Maypole, Mexico/Uganda (Reusable 7.5kg Tub)
We are delighted to introduce our 7.5kg reusable tubs for wholesale customers, as we strive to cut down on single use packaging.
How does it work?
Place your order as normal, selecting the amount of 7.5kg tubs you would like. Your coffee will then arrive on your usual delivery date in tubs instead of bags.
Can I keep the tubs?
Unfortunately not. To make this scheme work, we need to make sure we get the tubs back - otherwise it kind of defeats the point. On your delivery day, make sure that you have all your empty tubs ready to collect. All boxes have a unique reference number, which we'll keep an eye on. Don't worry if your tub still has beans in, we'll just collect next time.
Is this scheme available to all wholesale customers?
If you are regularly hand delivered to by one of the Garage team, then yes! However, we aren't able to send these boxes by courier. If you're unsure or if you are out of our hand delivery zone but would love to use these tubs, then make sure you drop us a line to let us know and as soon as we can get you involved we will!
What if I lose a tub?
We hope that all our tubs out and about can be kept safe, but if one is lost, can't be returned or you even want to keep, then we will charge a £3+VAT per missing tub fee to cover the cost of replacing with a new one.
Roast Level: Medium
Process: Washed/Washed & silo dried
Varietal: Typica, Costa Rica 95, Catimor/SL14 & SL28
Roaster's Notes: This finely balanced blend makes for an espresso with notes of milk and dark chocolate, hazelnuts and orange with a very creamy mouthfeel.
Producer: 100 small scale producers/Agri Evolve
Region: Veracruz (municipalities of Cosautlan and Teocel)/Rwenzori Mountains, Uganda
Altitude: 1000 - 2000 masl
Background information - Dios Tigre, Mexico:
Cosaultlan and Teocelo are two neighbouring municipalities in the state of Veracruz, the 2nd biggest coffee producing state of Mexico and former 1st. In the 19th and 20th century this area was the heart of Mexican coffee. The cultivation of typicas under shade stood out in the international market for its quality. The economic stability of the region was highlighted by the construction of El Piojito railway which supported commercial exchanges.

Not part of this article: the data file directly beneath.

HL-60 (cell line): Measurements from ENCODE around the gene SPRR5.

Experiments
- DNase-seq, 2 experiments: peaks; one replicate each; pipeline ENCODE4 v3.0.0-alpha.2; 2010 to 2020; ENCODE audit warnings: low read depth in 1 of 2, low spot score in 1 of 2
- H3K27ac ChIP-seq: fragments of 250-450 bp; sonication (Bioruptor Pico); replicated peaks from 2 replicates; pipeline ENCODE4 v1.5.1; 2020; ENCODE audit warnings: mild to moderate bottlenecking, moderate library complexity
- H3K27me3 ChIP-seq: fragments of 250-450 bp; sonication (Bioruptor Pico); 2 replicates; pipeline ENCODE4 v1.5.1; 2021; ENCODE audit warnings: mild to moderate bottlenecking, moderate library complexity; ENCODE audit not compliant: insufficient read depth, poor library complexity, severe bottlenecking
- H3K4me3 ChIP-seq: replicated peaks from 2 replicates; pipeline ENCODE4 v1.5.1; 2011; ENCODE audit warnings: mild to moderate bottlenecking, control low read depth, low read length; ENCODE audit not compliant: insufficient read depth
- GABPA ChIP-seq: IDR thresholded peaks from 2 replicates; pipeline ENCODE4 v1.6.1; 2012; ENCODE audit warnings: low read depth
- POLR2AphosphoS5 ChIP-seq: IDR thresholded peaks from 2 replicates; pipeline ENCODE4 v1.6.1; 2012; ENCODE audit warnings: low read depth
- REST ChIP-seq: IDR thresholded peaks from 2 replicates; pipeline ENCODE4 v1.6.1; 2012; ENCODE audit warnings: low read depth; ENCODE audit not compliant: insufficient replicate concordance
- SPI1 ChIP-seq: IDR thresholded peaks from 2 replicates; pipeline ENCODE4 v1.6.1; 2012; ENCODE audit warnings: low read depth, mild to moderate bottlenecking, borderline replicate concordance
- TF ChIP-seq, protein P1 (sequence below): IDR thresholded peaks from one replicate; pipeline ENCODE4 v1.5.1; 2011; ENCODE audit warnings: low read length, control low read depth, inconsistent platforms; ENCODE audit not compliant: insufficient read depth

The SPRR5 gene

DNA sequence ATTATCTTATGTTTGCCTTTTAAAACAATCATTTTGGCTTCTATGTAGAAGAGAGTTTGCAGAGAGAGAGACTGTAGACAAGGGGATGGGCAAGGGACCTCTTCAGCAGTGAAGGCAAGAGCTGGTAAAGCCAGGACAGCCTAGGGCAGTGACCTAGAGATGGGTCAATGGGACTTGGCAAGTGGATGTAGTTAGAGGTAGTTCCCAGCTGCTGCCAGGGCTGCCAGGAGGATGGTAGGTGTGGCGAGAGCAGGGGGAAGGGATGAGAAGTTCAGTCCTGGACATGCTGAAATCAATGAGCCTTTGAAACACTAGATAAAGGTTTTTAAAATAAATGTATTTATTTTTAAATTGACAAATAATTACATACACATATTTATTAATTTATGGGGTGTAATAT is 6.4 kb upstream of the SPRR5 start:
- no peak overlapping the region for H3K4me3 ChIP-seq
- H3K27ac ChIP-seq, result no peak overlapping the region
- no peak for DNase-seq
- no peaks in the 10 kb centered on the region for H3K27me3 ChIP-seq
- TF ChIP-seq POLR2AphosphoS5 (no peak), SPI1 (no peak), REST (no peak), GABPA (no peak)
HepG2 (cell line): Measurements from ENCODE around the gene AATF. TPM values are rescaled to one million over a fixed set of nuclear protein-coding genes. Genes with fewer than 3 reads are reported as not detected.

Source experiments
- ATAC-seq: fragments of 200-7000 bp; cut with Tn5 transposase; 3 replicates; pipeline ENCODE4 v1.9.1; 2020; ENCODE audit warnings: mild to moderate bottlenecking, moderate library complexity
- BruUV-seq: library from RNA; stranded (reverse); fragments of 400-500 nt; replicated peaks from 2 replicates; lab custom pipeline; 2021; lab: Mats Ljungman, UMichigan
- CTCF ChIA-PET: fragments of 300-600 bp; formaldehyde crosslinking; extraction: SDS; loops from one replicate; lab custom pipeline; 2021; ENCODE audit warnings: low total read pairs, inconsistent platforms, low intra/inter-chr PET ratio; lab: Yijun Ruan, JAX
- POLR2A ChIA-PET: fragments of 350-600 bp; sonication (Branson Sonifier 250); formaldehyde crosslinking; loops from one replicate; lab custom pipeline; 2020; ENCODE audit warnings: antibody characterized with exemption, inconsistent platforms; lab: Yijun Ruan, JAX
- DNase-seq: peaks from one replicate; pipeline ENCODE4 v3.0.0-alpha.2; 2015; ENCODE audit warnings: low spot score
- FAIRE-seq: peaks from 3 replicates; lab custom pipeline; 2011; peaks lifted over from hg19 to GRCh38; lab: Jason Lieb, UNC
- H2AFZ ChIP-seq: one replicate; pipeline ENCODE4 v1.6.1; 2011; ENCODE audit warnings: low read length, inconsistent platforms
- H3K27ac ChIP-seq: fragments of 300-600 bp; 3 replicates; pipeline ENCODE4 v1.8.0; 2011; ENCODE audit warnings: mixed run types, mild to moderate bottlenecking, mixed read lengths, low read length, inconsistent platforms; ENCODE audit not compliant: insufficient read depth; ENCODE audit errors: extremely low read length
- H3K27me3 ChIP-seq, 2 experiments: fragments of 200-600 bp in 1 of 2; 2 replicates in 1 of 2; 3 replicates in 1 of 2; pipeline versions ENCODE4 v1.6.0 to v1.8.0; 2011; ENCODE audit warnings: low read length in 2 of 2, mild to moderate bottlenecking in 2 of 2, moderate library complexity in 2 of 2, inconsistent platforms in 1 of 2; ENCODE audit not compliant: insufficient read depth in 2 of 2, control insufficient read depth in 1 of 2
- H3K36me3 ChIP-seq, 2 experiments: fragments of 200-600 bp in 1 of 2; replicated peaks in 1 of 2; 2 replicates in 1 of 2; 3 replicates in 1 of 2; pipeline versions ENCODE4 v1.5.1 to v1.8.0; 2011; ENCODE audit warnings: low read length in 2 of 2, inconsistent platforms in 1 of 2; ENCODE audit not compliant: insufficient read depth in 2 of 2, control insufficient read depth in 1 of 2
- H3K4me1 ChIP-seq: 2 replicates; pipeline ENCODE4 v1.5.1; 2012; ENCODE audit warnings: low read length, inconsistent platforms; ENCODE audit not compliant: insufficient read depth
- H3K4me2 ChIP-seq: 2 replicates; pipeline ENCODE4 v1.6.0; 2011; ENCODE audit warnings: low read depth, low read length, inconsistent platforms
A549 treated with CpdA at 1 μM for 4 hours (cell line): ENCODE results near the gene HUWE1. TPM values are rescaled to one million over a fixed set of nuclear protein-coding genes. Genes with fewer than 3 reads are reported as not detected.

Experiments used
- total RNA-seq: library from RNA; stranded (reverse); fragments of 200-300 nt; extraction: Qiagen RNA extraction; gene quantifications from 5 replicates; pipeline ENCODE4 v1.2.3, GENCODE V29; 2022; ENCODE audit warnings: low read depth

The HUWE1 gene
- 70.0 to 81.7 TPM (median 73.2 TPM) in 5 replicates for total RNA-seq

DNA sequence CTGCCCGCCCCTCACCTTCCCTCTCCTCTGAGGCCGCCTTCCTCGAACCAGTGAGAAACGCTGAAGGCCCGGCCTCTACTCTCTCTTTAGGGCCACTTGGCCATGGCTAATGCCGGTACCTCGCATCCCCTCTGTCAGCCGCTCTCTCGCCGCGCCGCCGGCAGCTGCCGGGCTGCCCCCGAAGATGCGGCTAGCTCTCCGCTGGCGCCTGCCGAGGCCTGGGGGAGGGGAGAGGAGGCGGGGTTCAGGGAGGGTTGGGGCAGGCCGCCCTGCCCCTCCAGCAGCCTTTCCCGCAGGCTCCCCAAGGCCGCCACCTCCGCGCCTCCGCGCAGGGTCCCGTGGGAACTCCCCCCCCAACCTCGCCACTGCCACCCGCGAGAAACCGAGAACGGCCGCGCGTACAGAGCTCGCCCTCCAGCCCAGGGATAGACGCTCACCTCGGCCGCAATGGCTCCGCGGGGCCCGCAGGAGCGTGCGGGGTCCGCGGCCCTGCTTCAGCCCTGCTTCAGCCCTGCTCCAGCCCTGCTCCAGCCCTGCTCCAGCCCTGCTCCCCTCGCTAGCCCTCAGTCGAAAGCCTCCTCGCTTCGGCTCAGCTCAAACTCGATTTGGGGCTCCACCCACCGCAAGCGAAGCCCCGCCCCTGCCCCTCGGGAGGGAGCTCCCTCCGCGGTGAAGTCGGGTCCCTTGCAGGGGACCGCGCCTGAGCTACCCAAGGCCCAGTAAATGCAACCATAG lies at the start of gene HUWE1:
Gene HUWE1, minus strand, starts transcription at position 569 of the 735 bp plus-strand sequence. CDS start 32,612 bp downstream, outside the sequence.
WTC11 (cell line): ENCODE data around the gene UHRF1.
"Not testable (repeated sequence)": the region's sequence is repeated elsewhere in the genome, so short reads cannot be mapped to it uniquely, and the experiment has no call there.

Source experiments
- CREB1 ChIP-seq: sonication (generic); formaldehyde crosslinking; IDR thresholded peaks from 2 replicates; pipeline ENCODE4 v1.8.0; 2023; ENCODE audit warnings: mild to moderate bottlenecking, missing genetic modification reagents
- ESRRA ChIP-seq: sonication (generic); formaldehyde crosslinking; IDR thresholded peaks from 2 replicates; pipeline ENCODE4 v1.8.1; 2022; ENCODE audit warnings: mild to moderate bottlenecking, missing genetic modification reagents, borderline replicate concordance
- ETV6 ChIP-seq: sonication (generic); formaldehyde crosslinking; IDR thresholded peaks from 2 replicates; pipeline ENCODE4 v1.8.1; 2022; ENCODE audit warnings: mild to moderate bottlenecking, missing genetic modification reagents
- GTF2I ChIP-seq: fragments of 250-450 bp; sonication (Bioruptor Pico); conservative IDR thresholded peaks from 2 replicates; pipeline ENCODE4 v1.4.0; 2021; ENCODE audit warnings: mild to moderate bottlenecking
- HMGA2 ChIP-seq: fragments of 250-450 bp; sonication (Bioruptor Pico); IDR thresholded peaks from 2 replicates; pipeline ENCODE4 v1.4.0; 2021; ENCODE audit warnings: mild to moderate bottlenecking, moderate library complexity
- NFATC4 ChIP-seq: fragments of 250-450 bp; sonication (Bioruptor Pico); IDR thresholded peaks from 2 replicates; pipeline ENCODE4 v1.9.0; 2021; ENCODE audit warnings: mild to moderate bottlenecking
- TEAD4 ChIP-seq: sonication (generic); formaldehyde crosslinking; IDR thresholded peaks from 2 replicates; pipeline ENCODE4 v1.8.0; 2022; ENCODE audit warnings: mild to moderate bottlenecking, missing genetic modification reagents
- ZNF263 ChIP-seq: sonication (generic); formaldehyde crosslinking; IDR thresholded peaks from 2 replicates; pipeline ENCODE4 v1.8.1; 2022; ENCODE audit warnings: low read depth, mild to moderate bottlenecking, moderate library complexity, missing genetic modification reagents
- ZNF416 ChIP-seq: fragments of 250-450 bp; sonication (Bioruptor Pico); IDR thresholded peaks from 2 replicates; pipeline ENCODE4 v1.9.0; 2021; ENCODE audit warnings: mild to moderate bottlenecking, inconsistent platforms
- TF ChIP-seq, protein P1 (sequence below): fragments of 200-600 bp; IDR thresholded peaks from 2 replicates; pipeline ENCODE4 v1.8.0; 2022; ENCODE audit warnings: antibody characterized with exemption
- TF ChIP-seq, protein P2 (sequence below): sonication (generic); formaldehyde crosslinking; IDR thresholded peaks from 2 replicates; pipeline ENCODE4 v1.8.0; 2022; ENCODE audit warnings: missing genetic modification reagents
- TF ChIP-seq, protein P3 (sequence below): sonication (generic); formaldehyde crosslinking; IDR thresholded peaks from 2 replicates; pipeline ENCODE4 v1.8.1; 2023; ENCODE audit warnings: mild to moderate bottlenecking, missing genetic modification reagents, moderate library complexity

Veracruz is traditionally a cherry trading state, meaning producers are used to selling cherries and not parchment. Historically, the Mexican coffee economy was under an oligarchy where 5 families of Spanish origin concentrated in the central Veracruz region, who had control of almost half of the nation’s coffee processing and sales. Small producers lacked the economic resources to have access to machinery and credit, so they had no other option but to sell their cherry coffee to the big mills, which kept coffee growers from developing post-harvest processes and favored the custom of selling cherries.
Teocelo means Tiger God in Nahuatl indigenous language. Pre-Hispanic times indicate that the tiger was considered a divinity, to which tribute was paid. Cosautlan is also from Nahuatl Kosauh-tlan which means the yellow place, or gold place.
In recent decades, Veracruz coffee has suffered a drop in production of up to 40%, and has lost the popularity and momentum it enjoyed in the past, due to the leaf rust, the lack of a competitive market, the shortage of labour and the scarcity of state support.